Professional artist and Syracuse sports fan Michael Borkowski has applied his own original look to the school's popular mascot.
Michael Borkowski fell in love with Syracuse sports from the stands in the newly constructed Carrier Dome. The Syracuse native watched firsthand as Dick MacPherson rebuilt the football program and Jim Boeheim coached the basketball team to national prominence in the early '80s.
Only one thing confused Borkowski: the lack of an official mascot. Syracuse University hadn't yet adopted Otto the Orange, and was in the middle of a mix-and-match dark period of mascots that confused the young SU fan.
The "Wheel," designed by Cort Savage, has been on SU's quad for the past 20 years — all 7,000 pounds of it.
Cort Savage hasn’t returned to the Syracuse University campus since he graduated 20 years ago.
Savage, currently the chair of the art department at Davidson College, received his master of fine arts degree from SU in 1991 and while he hasn’t walked through the school’s quad since graduation, his presence still lingers.
Resting between Hendricks Chapel and the Physics Building is Savage’s “Wheel” — a 7,000-pound wheel-like sculpture 8 feet in diameter and made of concrete, steel and glass. Savage designed it in his second of four years spent at the school.
New exhibition pairs vintage clothes and furniture.
A new exhibition from Syracuse University’s College of Visual and Performing Arts (VPA) pairs original Arts and Crafts Movement furnishings, with an emphasis on those designed by Gustav Stickley, with clothing worn by American women during 1909-1913.
The first-ever Syracuse Public Art Naming Contest is accepting entries until October 2.
Just off Armory Square in Syracuse there is a serpent with a head as tall as a lamp post. It’s big, blue and beautiful; all it needs is a name. That’s where the first-ever Syracuse Public Art Naming Contest comes in. October 2 is the deadline to submit names for the serpent sculpture, located at 350 W. Fayette St. The winning submitter gets a $50 Pastabilities gift card and bragging rights for as long as the serpent stands.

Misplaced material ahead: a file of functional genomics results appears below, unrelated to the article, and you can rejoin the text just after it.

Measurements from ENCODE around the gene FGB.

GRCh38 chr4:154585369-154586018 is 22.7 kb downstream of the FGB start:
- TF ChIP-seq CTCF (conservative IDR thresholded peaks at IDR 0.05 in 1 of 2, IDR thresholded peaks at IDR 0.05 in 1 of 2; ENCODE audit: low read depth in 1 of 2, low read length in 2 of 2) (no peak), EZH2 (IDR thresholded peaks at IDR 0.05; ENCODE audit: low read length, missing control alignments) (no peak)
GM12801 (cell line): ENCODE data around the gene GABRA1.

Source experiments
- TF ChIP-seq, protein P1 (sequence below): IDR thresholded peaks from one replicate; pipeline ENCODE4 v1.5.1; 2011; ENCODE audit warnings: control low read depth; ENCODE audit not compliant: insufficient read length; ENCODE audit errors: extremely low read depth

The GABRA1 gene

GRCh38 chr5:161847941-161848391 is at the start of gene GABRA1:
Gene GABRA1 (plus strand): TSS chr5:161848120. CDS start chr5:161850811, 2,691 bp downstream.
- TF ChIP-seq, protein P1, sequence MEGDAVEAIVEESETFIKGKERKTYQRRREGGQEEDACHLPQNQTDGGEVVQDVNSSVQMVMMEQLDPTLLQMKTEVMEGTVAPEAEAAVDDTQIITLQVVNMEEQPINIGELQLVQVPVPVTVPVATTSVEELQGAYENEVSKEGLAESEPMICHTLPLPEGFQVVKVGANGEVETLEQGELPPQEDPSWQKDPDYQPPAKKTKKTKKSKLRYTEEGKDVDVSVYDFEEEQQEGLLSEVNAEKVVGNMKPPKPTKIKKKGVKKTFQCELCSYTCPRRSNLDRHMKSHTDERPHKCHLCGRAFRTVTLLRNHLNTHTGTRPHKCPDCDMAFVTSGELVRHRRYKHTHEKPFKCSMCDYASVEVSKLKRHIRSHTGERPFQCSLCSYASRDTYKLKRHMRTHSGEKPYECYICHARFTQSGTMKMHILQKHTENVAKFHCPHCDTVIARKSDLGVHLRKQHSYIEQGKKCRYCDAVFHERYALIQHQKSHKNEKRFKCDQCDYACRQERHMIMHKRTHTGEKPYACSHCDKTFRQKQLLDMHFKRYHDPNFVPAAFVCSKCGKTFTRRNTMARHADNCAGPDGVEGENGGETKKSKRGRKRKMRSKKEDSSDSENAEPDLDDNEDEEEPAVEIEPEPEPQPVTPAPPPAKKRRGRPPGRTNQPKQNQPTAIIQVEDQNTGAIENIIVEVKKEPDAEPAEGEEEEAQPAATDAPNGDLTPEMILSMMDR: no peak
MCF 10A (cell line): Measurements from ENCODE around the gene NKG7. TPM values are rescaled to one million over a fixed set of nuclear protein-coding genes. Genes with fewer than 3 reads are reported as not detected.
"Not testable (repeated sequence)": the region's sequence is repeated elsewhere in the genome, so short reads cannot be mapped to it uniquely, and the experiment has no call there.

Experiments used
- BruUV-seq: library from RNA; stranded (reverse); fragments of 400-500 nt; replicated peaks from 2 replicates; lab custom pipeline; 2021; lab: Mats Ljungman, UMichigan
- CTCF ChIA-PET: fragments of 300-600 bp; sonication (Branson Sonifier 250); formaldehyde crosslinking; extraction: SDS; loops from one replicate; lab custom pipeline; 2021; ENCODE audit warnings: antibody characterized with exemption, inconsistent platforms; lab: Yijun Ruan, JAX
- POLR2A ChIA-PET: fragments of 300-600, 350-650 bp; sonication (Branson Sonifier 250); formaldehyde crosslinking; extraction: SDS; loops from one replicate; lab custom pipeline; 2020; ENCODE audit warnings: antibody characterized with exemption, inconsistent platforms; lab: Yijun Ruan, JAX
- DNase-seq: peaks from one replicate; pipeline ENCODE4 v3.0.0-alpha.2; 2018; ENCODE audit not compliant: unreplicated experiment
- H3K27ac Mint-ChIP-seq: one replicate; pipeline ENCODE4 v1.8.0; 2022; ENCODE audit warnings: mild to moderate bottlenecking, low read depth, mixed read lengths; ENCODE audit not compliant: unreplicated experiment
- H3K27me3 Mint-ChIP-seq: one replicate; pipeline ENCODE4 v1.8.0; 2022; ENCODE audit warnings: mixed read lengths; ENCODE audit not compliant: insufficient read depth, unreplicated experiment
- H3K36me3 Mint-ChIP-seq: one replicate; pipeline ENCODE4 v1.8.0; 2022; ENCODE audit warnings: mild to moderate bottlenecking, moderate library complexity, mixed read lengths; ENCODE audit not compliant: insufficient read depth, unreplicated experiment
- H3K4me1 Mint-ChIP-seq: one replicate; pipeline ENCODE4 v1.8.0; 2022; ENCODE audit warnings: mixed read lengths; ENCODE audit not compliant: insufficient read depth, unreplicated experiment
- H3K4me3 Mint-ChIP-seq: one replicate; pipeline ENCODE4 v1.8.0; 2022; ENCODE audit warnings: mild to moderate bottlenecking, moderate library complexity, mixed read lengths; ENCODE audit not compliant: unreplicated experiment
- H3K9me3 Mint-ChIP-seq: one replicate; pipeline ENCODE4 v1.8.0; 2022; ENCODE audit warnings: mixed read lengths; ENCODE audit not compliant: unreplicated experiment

Volunteers from 40 Below are working on a mural spanning two blocks to remind people of the impact the Erie Canal once had on the Salt City.
A dozen people clad in sandals rolled out baby blue paint onto Erie Boulevard in downtown Syracuse Saturday night between Montgomery and Salina streets, a two-block stretch converted from a fraction of the Erie Canal into dry land less than a century ago.
Approaching 9 p.m., the former national power building shone out down the boulevard, and the fountains bubbled behind public works barriers. To the South, the sky loomed dark and opaque.
On Saturday evening, Jerk Magazine hosted its first, soon-to-be-annual awards show. The magazine honored students and community members who do charitable and creative work but often go unnoticed.
Students dressed in artfully ripped tights, short dresses, and high-heeled boots mingled, nibbling their sushi rolls and finger sandwiches as thumping bass shook the walls of Smith Hall’s basement-turned-trendy-art-gallery.
Welcome to the 1st Annual Jerk Awards & Student Show.
The Jerk magazine staff and more than 100 students gathered on Saturday night to recognize groups and individuals doing “out-of-the-ordinary things” to contribute to their community.
Actress Reenah L. Golden uses her experience as a teaching artist to help her perform 16 roles in "No Child..." -- Syracuse Stage's 38th season opener.
If there’s one thing you can say about actress Reenah L. Golden, it’s that she doesn’t take things for granted. Take the moment she was offered the main role for a Rochester production of the one-woman play, No Child… by Nilaja Sun.
Artists, students and volunteers combine forces to create art, vegetation out of a neglected space in downtown Syracuse.
A collection of Syracuse University students and local volunteers gathered in Lipe Art Park in April to clean up and prepare the area for gardening and art projects taking place there. Brendan Rose, a masters degree student in architecture at SU, used volunteers to mix cement for an art installation he is creating for the city. The installation is located in the center of the park and will serve as both a graffiti wall and shade canopy for the residents.